Amazon announced a new family of Kindles this morning, not the least of which was a new entry point of just $79. But e-readers aside, the real news was the high end Kindle Fire that will all but kill the low end tablet makers. Premium products at non-premium prices as Jeff Bezos put it.
A month ago when Amazon tablet was firmly ensconced in the mists of the future, several vendors were working hard to carve out a niche with low end Android tablets that were far enough below the iPad’s $500 floor to not illicit too many comparisons.
While many tablets competed in this space two leaders had emerged: Archos and B&N. Archos made “personal video players” before tablets were cool, thus they were well positioned to simply add apps and ship a decent product (Apple complicated things by creating scarcity for tablet components but that had passed). The other winner was the dark horse Nook Color. While comparable in pricing and specs to many competitors, the backing of Barnes & Noble meant it would last – which made it a favorite for hackers. Grab a Nook Color and use it as is or “jailbreak it” and enjoy a slightly subsidized android tablet.
All of the rest of the entrants on the low end have been noise or are still “coming soon” (at least in the US) except for two. The original galaxy tab (7 incher) from Samsung is now old enough to be relatively cheap and who can forget the suddenly “limited edition” $99 HP tablet. The latter served as a wake up call to the industry when they discovered people would buy a discontinued and unsupported tablet if the price was right – proving there was real potential below iPad levels.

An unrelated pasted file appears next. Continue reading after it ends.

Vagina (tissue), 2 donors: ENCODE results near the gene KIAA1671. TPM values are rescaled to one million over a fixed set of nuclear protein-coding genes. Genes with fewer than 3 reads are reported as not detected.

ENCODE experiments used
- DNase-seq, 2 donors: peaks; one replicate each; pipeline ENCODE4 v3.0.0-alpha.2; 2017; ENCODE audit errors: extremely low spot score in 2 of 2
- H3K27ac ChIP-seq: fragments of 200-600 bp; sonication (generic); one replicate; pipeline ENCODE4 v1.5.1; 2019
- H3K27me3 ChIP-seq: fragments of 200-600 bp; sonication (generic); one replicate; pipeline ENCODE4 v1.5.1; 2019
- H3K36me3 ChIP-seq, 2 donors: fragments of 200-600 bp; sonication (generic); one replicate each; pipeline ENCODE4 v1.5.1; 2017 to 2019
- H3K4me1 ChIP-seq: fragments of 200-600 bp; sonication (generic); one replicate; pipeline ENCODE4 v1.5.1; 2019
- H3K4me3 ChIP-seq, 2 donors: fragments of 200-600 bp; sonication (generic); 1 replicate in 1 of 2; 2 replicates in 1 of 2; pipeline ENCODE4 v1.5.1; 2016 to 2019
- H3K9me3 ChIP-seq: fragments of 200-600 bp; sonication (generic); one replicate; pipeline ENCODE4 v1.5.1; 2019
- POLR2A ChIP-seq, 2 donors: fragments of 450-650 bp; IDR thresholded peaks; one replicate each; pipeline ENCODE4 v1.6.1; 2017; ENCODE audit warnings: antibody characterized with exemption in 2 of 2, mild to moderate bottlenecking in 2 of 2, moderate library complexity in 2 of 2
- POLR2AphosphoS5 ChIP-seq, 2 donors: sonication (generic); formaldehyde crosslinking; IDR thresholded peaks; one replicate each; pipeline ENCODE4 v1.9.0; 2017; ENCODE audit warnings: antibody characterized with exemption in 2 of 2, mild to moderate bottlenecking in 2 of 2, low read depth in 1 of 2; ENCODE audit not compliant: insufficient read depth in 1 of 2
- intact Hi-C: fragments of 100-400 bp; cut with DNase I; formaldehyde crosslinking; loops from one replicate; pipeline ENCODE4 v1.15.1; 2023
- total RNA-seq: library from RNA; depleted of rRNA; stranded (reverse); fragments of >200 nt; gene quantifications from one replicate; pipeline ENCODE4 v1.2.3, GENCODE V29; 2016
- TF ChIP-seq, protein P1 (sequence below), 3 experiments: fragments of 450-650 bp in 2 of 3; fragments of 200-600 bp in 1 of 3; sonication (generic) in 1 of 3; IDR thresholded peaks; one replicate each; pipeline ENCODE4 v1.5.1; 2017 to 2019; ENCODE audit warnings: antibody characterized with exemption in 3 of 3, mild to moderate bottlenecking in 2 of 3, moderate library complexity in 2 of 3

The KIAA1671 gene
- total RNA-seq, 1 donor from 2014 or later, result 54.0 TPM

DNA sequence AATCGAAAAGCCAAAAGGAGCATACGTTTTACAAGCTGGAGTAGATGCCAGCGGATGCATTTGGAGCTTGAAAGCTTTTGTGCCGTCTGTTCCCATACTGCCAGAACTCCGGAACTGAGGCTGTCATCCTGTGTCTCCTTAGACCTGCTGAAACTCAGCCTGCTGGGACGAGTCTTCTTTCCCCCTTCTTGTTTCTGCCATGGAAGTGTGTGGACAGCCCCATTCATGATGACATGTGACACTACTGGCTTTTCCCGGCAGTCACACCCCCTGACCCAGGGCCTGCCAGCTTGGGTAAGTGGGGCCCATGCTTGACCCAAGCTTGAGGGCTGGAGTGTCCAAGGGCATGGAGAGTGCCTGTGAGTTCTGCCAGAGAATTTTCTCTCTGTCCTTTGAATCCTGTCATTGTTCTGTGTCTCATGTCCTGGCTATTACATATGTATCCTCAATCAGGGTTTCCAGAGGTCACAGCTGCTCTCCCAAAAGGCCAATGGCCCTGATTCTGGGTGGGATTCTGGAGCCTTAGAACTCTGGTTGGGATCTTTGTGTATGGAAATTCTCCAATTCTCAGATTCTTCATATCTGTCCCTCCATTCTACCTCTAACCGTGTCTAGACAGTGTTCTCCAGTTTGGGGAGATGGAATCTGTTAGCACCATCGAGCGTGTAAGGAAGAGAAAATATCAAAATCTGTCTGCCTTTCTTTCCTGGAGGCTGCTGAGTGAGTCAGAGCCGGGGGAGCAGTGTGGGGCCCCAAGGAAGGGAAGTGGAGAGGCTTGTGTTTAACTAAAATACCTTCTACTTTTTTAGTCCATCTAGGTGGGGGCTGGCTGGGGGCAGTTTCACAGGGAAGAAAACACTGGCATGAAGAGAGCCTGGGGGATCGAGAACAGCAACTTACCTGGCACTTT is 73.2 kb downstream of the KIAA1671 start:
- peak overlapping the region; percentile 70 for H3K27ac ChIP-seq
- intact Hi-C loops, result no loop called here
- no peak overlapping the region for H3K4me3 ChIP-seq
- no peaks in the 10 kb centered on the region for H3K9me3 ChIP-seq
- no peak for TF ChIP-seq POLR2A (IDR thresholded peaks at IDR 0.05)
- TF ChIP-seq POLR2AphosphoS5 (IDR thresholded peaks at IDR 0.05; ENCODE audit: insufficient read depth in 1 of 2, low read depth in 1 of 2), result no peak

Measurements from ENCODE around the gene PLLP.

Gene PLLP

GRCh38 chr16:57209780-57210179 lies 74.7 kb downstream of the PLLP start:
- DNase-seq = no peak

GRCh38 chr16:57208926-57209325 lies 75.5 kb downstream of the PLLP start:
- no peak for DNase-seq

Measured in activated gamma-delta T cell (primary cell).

With the state of the market it mind, we can examine the newly announced Kindle Fire and see why it will be killer – not of the iPad, but just about everything else:
- Amazon is subsidizing the hardware cost so if you just want a cheap but solid android tablet hackers should deliver that option by Christmas. Without content profits, most companies can sell their tablet for less than it costs to make.
- Amazon has created a much simpler user interface than the standard android. They didn’t just add some widgets or whatnot they created a new one top to bottom. This approached helped B&N grab market share and Amazon has done it even better.
- Amazon’s content base is one of the few to rival Apple: books, music, movies, and more. Content consumption is what tablets do best and most low end producers don’t have such a pipeline. (B&N’s Nook Color will be the sole survive of the coming bloodbath for just this reason)
- Specifically Amazon’s app store offers what Apple like protection and quality far beyond the general Google Marketplace and with thousands more apps than competing private app stores.
- It remains to be seen just how good the Amazon Silk engine is at improving the mobile browsing experience but this another area where other companies can’t compete as they don’t happen to also own one of the biggest data centers in the country.
So at the end of the day, B&N has to drop the Nook Color by at least $50 to compete (and launch the Nook Color 2), and companies like Archos, well they would need to create a huge content selling service in the next oh – 6 weeks…
Yeah, good luck with that.